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CPM looks within: ‘ageing, not growing’

The CPM has admitted its inability to expand, slowness in its social media campaign and shortcomings in organising national campaigns.

Prakash Karat, CPM, BJP, RSS, CPM party congress, Prakash, India news Outgoing general secretary Prakash Karat addresses the CPM party congress in Visakhapatnam. (Source: PTI photo)

In a scathing self-criticism of its failures in the last few years, the CPM has admitted its inability to expand, its dropping and ageing membership, slowness in its social media campaign and shortcomings in organising national or local campaigns.

This is part of a draft political organisational report, yet to be made public and accessed by The Indian Express. The draft, which will be discussed in the ongoing six-day party congress, says the “inescapable conclusion is that there is a decline in the mass-base of the party”. “The party has been unable to advance as this is reflected in the poor election results. It reflects the failure to expand its political influence, increase its organisational strength and develop its mass base, especially among the basic classes.”


The party admits its failure to rally large numbers for its campaigns. “The party has been able to rally only a small section of party members and mass. Enough effort was not made to reach wider sections and rally them in programmes. Propaganda work organised among the people was very weak,” the draft says. For agitations and struggles on local issues, the draft report says there was a “failure to identify the immediate or local issues on which masses will respond in a big manner”.

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It also criticises the leadership in states for their reluctance to take up social issues. “There is reluctance on the part of the leadership in many states to take up social issues of the socially oppressed sections of the people. The negative attitude of the leadership in some states is creating hindrance in taking up social issues and rallying socially oppressed sections,” the report says, calling for a review of the attitude of leaders.

About dropping membership, it says, “The high percentage of droppage shows organisation weaknesses such as loose recruitment, inactivity of the party members and branches, low political-ideological level, weaknesses in educating party member etc.”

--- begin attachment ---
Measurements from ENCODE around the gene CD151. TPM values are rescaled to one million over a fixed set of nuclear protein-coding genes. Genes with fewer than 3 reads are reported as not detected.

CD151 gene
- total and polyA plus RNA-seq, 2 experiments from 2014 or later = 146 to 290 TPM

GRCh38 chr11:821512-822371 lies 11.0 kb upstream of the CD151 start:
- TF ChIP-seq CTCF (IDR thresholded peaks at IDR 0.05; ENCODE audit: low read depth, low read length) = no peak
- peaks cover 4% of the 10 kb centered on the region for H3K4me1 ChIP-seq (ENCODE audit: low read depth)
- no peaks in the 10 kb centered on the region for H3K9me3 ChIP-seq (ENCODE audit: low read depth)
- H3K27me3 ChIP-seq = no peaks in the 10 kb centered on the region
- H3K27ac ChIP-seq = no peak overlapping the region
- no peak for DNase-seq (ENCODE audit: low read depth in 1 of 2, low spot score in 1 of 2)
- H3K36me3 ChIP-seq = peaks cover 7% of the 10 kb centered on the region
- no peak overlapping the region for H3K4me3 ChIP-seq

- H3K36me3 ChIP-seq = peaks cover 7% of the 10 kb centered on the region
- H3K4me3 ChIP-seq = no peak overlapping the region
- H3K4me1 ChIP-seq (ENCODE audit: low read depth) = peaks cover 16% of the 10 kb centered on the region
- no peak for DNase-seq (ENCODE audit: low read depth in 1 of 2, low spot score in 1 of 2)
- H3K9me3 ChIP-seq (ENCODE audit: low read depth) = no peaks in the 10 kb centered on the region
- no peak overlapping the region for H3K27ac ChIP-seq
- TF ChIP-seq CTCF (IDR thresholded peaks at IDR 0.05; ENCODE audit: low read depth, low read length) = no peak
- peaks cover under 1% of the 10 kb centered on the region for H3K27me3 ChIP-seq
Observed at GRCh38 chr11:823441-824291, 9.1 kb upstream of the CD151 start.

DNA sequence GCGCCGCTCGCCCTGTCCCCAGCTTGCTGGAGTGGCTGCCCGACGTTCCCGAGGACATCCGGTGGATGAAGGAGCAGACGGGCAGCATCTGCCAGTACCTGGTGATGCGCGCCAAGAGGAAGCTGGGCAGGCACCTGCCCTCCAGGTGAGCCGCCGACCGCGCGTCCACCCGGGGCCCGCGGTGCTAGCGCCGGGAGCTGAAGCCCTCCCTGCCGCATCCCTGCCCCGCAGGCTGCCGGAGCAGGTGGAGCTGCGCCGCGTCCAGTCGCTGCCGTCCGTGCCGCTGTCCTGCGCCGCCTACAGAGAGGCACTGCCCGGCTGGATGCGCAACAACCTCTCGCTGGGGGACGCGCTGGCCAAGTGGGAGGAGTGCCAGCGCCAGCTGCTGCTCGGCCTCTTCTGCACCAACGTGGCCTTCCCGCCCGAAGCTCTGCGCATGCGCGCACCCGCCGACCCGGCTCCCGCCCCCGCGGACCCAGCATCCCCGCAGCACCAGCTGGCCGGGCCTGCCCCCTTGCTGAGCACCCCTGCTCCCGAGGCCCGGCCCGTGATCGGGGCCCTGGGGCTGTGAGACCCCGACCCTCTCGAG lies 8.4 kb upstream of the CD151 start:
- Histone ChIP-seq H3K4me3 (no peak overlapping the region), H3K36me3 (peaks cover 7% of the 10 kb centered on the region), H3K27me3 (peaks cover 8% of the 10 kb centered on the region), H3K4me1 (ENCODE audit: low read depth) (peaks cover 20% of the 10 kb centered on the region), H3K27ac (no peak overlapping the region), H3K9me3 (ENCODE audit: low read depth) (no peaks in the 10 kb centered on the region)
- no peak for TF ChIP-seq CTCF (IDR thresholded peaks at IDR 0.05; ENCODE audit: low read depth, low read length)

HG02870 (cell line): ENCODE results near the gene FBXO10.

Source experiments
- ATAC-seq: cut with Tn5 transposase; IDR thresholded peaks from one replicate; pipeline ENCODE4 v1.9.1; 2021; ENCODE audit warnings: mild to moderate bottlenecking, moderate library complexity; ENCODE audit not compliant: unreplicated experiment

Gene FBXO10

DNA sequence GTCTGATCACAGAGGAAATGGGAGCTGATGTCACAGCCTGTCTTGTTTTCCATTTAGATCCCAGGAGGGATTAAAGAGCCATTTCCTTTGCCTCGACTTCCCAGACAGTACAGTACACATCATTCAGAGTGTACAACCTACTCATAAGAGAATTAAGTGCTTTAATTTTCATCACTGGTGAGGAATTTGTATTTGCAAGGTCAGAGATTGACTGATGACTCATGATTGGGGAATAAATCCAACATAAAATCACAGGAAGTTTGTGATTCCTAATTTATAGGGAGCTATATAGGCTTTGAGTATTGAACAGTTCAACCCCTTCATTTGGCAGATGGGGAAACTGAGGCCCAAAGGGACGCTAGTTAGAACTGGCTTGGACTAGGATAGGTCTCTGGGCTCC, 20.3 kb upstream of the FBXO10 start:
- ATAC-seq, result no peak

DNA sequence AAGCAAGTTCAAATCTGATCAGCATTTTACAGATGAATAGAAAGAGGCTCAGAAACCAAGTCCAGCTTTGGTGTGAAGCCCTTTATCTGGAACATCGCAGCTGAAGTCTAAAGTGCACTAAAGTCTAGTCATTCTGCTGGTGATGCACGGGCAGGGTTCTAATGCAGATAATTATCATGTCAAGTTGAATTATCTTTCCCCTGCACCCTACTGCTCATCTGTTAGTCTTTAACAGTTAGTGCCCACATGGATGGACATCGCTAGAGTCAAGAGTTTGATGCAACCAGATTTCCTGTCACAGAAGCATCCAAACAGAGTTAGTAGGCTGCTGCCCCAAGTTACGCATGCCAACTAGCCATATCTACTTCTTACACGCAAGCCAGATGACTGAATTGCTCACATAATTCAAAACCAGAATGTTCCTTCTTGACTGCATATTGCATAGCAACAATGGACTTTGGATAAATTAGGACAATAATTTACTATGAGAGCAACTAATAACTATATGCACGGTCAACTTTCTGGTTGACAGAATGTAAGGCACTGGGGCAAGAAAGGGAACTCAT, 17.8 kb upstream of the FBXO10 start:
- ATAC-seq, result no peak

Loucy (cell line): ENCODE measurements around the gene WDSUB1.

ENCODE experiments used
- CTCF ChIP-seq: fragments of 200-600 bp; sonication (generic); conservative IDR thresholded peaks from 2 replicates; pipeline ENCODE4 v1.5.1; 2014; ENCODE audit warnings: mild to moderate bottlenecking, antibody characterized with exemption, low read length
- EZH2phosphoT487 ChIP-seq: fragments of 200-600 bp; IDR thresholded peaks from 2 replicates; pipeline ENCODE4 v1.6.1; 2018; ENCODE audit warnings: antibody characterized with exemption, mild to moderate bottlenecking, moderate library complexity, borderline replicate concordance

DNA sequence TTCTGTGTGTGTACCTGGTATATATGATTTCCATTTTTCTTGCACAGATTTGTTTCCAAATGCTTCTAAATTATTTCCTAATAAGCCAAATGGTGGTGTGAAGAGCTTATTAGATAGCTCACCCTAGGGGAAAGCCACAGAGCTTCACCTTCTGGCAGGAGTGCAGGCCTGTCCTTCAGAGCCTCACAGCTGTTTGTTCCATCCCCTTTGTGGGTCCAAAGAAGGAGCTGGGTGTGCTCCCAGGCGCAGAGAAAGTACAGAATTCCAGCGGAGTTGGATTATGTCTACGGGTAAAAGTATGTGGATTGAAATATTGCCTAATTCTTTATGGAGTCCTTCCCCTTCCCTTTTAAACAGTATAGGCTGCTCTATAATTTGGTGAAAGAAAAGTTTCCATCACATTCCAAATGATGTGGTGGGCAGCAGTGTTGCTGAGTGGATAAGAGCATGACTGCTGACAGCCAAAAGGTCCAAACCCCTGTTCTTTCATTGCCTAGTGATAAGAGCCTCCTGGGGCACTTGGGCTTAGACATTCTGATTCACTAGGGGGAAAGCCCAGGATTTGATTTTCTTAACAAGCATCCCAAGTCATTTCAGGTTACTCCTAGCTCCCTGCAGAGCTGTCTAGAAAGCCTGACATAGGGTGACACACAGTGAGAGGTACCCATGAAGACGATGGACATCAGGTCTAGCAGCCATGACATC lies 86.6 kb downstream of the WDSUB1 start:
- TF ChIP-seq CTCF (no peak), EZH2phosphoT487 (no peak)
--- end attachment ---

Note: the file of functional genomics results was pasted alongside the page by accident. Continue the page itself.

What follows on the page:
The party has also identified an “ageing of party membership”, which it says shows “young people are not coming forward to join the party”. According to the report, only 6.5 per cent of party members are under the age of 25, and only 13.6 percent are in the age group 26-31, as against nearly 50 per cent in the age group 32-50 and 27 per cent between 50 and 70. “The has adverse impact on activities of the party,” the report says.

It notes there is no “substantial improvement in women composition” and that women composition in higher committees is “poor”.


About its approach to social media, the party has admitted it was “late in recognising the importance of these new forms of communication” and that “there is yet to be any effort to intervene in debates that are going on in social media platforms”.

The draft report, which calls for “streamlining” the work of the party centre, politburo and central committee and strengthening the party centre, says the “political ideological level of party members is low”. It admits that “in the case of large section of party members, there is not much qualitative difference between the members of the party and the sympathisers and supporters.” It cites “an extreme mismatch between the social composition of the total party members and the composition of the higher committees in some states”.

The report notes that though the 20th party congress and a midterm review report called for a rectification campaign, “there is no substantial change in the overall situation”.


The draft report, prepared on the basis of work reports of state committees, is not exhaustive since the party plans to hold a special plenum to discuss organisational issues later this year.

First published on: 15-04-2015 at 01:56:24 am
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